Why Teaching is Tough
What makes teaching tough is the sheer amount of things that demand your time, your attention, and your energy. Teaching is not just about lesson planning, teaching the lesson, and grading papers.
Teaching is about teaching the lesson five times a day (equivalent to making a big presentation five times a day), managing the classroom and meting out discipline; it’s about managing your homeroom, your extracurricular activity (for me, planning prom), and attending school events. It’s about staying after school to meet with students, department chairs, parents, and administrators. It’s about meeting standards, keeping up with the curriculum, and trying to make everyone else happy while still accomplishing your own objectives.
Add to these overwhelming tasks a classroom full of apathetic students. You can begin to feel like what you do every day doesn’t matter and even worse, that you don’t matter.
Staying positive can be difficult when you’re faced with the huge teaching demands and multiple classrooms of apathetic students. My first go-around as a teacher was like riding a massive emotional roller coaster. I went into the classroom with huge expectations and an idealistic outlook – I was going to connect with the students, challenge them, and mold them into creative and energetic adults.
Talk about a reality check when entering the classroom! In general, teenagers appear to be a self-centered, easily distracted, unthinking group. I kept getting so frustrated when I couldn’t get through to them, when I couldn’t even get them to pay attention to me. I let it get to me and I quit teaching after five years.
In my second time as a new teacher, I made some adjustments. I abandoned most (but not all) of my idealism and I made a conscious decision not to let the kids get to me. I would say to myself, “It’s just not worth worrying about. Let it go.” When I go home at night, I leave the kids behind. It’s tough to do, but it’s totally worth doing!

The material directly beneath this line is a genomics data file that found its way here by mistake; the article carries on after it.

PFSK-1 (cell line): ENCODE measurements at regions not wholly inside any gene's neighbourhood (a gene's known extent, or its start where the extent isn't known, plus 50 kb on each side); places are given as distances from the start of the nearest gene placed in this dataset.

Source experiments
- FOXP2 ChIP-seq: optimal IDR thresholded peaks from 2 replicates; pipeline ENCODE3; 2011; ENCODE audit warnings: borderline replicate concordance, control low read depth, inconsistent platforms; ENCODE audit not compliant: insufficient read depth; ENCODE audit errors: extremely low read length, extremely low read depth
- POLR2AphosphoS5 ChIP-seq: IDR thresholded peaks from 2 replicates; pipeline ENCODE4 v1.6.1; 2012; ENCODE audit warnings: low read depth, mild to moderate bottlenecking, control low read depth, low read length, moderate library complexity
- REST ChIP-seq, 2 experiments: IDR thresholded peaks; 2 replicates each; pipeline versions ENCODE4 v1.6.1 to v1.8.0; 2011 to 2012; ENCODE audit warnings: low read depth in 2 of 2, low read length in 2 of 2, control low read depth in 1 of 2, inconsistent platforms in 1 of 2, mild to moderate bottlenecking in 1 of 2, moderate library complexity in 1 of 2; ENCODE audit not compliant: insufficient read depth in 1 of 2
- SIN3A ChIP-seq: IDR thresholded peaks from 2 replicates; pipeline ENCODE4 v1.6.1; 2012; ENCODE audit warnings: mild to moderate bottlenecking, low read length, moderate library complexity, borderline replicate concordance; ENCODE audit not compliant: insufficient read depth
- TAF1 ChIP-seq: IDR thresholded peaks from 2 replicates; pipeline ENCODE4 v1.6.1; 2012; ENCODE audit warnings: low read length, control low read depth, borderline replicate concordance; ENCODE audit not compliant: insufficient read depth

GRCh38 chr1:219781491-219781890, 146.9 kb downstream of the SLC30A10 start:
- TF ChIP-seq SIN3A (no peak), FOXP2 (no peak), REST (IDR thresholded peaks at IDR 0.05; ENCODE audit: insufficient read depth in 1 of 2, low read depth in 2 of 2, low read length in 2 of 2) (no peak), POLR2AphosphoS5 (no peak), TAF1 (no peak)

Another trick I use to is to remember the individual good days that I have had, either by writing it down or sharing it as a story with someone else. I also keep a file of positive notes written to me by students, telling me how much they enjoyed my class or that they really like some particular activity. When I’m feeling bummed after a lousy day of teaching, I call up the memories or open up my file and remember when I did something well, and I let myself feel good about it.
One final trick I use is to connect with another teacher whom you can consider a friend. One of my best friends is an elementary school teacher and we get together regularly for coffee or dinner to share the ups and downs of our week. Having another “teacher friend” is great, because he/she is the best person to sympathize with your frustrations and offer suggestions to help get you through the rough times.